Leopold II of Belgium. It was established in 1884 and remained his
        personal kingdom until 1908.

        The Europeans justified their exploitation of Africa with the
        rhetoric of bringing European Civilization to the Dark Continent--the
        Light of Christianity and the value of work, with a Capital W. The
        dominant views were nicely summed up and expressed in Ruyard
        Kipling's The White Man's Burden which was written the same year as
        Heart of Darkness. Europeans and Americans had a sacred duty to bring
        enlightnment and progress, civilization and economic development to
        the Land of Darkness."

        The White Man's Burden by Kipling

        Take up the White Man's burden--
        Send forth the best ye breed--
        Go, bind your sons to exile
        To serve your captives' need;
        To wait, in heavy harness,
        On fluttered folk and wild--
        Your new-caught sullen peoples,
        Half devil and half child.

        Take up the White Man's burden--
        In patience to abide,
        To veil the threat of terror
        And check the show of pride;
        By open speech and simple,
        An hundred times made plain,
        To seek another's profit
        And work another's gain.

        Take up the White Man's burden--
        The savage wars of peace--
        Fill full the mouth of Famine,
        And bid the sickness cease;
        And when your goal is nearest
        (The end for others sought)
        Watch sloth and heathen folly
        Bring all your hope to nought.

        Take up the White Man's burden--
        No iron rule of kings,
        But toil of serf and sweeper--
        The tale of common things.
        The ports ye shall not enter,
        The roads ye shall not tread,
        Go, make them with your living
        And mark them with your dead.

        Take up the White Man's burden,
        And reap his old reward--
        The blame of those ye better
        The hate of those ye guard--
        The cry of hosts ye humour
        (Ah, slowly!) toward the light:--
        "Why brought ye us from bondage,
        Our loved Egyptian night?"

        Take up the White Man's burden--
        Ye dare not stoop to less--
        Nor call too loud on Freedom
        To cloak your weariness.
        By all ye will or whisper,
        By all ye leave or do,
        The silent sullen peoples
        Shall weigh your God and you.

        Take up the White Man's burden!
        Have done with childish days--
        The lightly-proffered laurel,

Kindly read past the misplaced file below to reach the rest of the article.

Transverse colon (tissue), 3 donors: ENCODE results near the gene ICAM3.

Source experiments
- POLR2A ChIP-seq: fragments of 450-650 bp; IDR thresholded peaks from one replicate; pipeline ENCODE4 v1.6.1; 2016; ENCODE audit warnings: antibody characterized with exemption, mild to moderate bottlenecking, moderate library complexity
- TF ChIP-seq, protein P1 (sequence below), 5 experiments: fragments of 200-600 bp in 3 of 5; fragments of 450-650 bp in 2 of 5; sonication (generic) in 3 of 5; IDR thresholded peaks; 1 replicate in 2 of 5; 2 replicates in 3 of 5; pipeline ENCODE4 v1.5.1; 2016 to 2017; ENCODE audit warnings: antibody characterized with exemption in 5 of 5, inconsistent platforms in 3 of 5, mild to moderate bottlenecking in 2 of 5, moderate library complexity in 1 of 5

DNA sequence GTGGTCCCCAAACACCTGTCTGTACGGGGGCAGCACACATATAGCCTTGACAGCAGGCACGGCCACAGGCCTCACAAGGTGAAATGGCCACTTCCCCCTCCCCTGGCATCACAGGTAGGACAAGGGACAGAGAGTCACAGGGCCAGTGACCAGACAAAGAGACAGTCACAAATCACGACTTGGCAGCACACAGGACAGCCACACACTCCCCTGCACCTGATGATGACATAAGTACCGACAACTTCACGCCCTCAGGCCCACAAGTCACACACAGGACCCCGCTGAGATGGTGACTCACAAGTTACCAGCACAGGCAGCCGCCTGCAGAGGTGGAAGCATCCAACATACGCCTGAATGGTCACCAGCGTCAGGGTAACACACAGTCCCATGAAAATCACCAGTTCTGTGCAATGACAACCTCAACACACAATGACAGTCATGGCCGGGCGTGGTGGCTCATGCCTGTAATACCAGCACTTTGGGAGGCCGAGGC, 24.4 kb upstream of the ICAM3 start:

The easy ungrudged praise:
        Comes now, to search your manhood
        Through all the thankless years,
        Cold, edged with dear-bought wisdom,
        The judgment of your peers.

        Meg







        [Non-text portions of this message have been removed]
      • blueeyesmeg
        Good to see you here Liz. I too had never read the poem before. Meg ... times,
        Message 3 of 4 , Oct 4, 2006
        • 0 Attachment
          Good to see you here Liz. I too had never read the poem before.

          Meg

          --- In classicsreadinggroup@yahoogroups.com, "Lisa Hill"
          <gunung2@...> wrote:
          >
          > Thanks so much for this, Meg, I have heard this expression so many
          times,
          > but had never seen the poem.
          >
          > Amazing, eh?
          >
          > Lisa in Oz
          > The White Man's Burden by Kipling
          >
          > Take up the White Man's burden--
          > Send forth the best ye breed--
          > Go, bind your sons to exile
          > To serve your captives' need;
          > To wait, in heavy harness,
          > On fluttered folk and wild--
          > Your new-caught sullen peoples,
          > Half devil and half child.
        • magicalxrealism
          Oh, I ve seen this poem before! I think it may be kind of confusing, but after you finish HoD it ll make more sense. I think the white man s burden is
          Message 4 of 4 , Oct 5, 2006
          • 0 Attachment
            Oh, I've seen this poem before! I think it may be kind of confusing,
            but after you finish HoD it'll make more sense. I think the "white
            man's burden" is referring to how Europeans thought it was their
            responsibility to educate and make tribal people in places like Africa
            "civilized." It's an interesting poem to analyze and see that it's
            really a jab at the "white man." Like HoD is.
          Your message has been successfully submitted and would be delivered to recipients shortly.